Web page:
Pollen-based quantitative climate reconstructions for Australia, Last Glacial Maximum to present
thesisposted on 28.03.2022, 19:28 authored by Annika Herbert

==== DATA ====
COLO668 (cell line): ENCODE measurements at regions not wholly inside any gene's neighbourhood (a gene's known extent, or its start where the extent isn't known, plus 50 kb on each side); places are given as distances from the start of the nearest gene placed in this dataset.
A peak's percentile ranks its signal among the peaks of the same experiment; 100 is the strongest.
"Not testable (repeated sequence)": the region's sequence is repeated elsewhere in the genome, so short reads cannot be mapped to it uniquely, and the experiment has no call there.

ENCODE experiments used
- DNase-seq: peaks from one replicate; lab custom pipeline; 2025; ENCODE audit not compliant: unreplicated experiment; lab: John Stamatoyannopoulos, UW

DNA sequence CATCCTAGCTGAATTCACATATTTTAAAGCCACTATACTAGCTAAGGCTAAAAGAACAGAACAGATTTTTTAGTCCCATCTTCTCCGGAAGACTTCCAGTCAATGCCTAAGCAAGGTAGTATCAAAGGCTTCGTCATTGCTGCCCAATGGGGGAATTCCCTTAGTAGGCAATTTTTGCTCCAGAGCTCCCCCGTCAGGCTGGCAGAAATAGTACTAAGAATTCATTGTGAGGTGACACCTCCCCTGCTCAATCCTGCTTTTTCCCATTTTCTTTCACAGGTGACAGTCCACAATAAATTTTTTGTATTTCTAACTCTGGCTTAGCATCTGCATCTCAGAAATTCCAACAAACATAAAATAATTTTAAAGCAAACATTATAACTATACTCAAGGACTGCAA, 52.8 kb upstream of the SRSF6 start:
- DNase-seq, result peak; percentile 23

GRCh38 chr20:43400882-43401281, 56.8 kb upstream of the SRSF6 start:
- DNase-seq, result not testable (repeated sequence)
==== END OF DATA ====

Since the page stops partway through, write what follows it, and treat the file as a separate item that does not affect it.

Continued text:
Studies of palaeoclimate records help us understand how the climate has changed and evolved over the millennia. Climate models can provide explanations for these changes because they allow us to examine the impact of changes in individual climate forcings, such as greenhouse gas concentrations or orbital changes. There are uncertainties in climate model parameterisations, which makes it important to use large-scale quantitative palaeoclimate reconstructions to evaluate the results. Such evaluations have been largely focused on the northern hemisphere; there have been next to no evaluations of simulated climate changes in Australia because of the lack of continent-wide quantitative palaeoclimate reconstructions for model evaluation. This lack partly reflects the need to evaluate the decisions and assumptions involved in making quantitative palaeoclimate reconstructions in the specific context of Australia, as these decisions and assumptions affect the quality of the reconstructions. The aim of my thesis is to provide quantitative climate reconstructions over the past 22,000 years for Australia. In chapter 2, I make a thorough evaluation of the techniques and decisions involved in performing quantitative palaeoclimate reconstructions using the modern analogue technique on modern pollen samples from Australia. The methodology resulting from this chapter is used in chapter 3 to perform reconstructions of regional climates from the Last Glacial Maximum to the present day. Chapter 4 uses these reconstructions to evaluate state-of-the-art climate model simulations of Australia.